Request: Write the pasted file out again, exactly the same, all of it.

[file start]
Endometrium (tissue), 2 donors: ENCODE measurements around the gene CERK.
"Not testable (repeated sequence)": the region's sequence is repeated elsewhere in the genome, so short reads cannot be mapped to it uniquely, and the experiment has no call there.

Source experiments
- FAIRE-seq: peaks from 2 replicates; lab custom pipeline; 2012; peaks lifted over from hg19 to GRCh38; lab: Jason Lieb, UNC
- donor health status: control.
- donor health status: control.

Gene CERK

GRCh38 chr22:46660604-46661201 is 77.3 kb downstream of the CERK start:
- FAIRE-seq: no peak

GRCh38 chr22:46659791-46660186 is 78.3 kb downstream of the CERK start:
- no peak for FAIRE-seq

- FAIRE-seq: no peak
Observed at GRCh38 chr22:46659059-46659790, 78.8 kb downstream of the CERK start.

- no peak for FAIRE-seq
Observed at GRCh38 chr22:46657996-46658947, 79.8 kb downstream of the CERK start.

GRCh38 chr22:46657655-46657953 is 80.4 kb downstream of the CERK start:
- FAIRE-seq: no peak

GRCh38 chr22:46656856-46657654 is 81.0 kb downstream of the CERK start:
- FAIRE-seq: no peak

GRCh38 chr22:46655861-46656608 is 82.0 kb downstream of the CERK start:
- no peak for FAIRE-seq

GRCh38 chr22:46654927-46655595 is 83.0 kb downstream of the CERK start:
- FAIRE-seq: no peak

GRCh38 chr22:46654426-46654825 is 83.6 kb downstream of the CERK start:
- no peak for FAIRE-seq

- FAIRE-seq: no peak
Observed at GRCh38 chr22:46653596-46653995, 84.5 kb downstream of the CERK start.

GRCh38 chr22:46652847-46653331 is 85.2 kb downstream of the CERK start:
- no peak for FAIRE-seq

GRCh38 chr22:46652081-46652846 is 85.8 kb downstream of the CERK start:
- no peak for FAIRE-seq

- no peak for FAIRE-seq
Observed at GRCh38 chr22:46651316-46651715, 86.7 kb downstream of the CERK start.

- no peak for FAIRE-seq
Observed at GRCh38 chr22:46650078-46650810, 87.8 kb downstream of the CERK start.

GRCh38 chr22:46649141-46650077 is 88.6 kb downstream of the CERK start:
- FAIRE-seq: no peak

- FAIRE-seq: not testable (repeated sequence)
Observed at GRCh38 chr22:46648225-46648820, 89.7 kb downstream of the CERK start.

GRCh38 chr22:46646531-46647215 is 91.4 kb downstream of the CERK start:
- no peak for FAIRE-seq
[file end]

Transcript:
Endometrium (tissue), 2 donors: ENCODE measurements around the gene CERK.
"Not testable (repeated sequence)": the region's sequence is repeated elsewhere in the genome, so short reads cannot be mapped to it uniquely, and the experiment has no call there.

Source experiments
- FAIRE-seq: peaks from 2 replicates; lab custom pipeline; 2012; peaks lifted over from hg19 to GRCh38; lab: Jason Lieb, UNC
- donor health status: control.
- donor health status: control.

Gene CERK

GRCh38 chr22:46660604-46661201 is 77.3 kb downstream of the CERK start:
- FAIRE-seq: no peak

GRCh38 chr22:46659791-46660186 is 78.3 kb downstream of the CERK start:
- no peak for FAIRE-seq

- FAIRE-seq: no peak
Observed at GRCh38 chr22:46659059-46659790, 78.8 kb downstream of the CERK start.

- no peak for FAIRE-seq
Observed at GRCh38 chr22:46657996-46658947, 79.8 kb downstream of the CERK start.

GRCh38 chr22:46657655-46657953 is 80.4 kb downstream of the CERK start:
- FAIRE-seq: no peak

GRCh38 chr22:46656856-46657654 is 81.0 kb downstream of the CERK start:
- FAIRE-seq: no peak

GRCh38 chr22:46655861-46656608 is 82.0 kb downstream of the CERK start:
- no peak for FAIRE-seq

GRCh38 chr22:46654927-46655595 is 83.0 kb downstream of the CERK start:
- FAIRE-seq: no peak

GRCh38 chr22:46654426-46654825 is 83.6 kb downstream of the CERK start:
- no peak for FAIRE-seq

- FAIRE-seq: no peak
Observed at GRCh38 chr22:46653596-46653995, 84.5 kb downstream of the CERK start.

GRCh38 chr22:46652847-46653331 is 85.2 kb downstream of the CERK start:
- no peak for FAIRE-seq

GRCh38 chr22:46652081-46652846 is 85.8 kb downstream of the CERK start:
- no peak for FAIRE-seq

- no peak for FAIRE-seq
Observed at GRCh38 chr22:46651316-46651715, 86.7 kb downstream of the CERK start.

- no peak for FAIRE-seq
Observed at GRCh38 chr22:46650078-46650810, 87.8 kb downstream of the CERK start.

GRCh38 chr22:46649141-46650077 is 88.6 kb downstream of the CERK start:
- FAIRE-seq: no peak

- FAIRE-seq: not testable (repeated sequence)
Observed at GRCh38 chr22:46648225-46648820, 89.7 kb downstream of the CERK start.

GRCh38 chr22:46646531-46647215 is 91.4 kb downstream of the CERK start:
- no peak for FAIRE-seq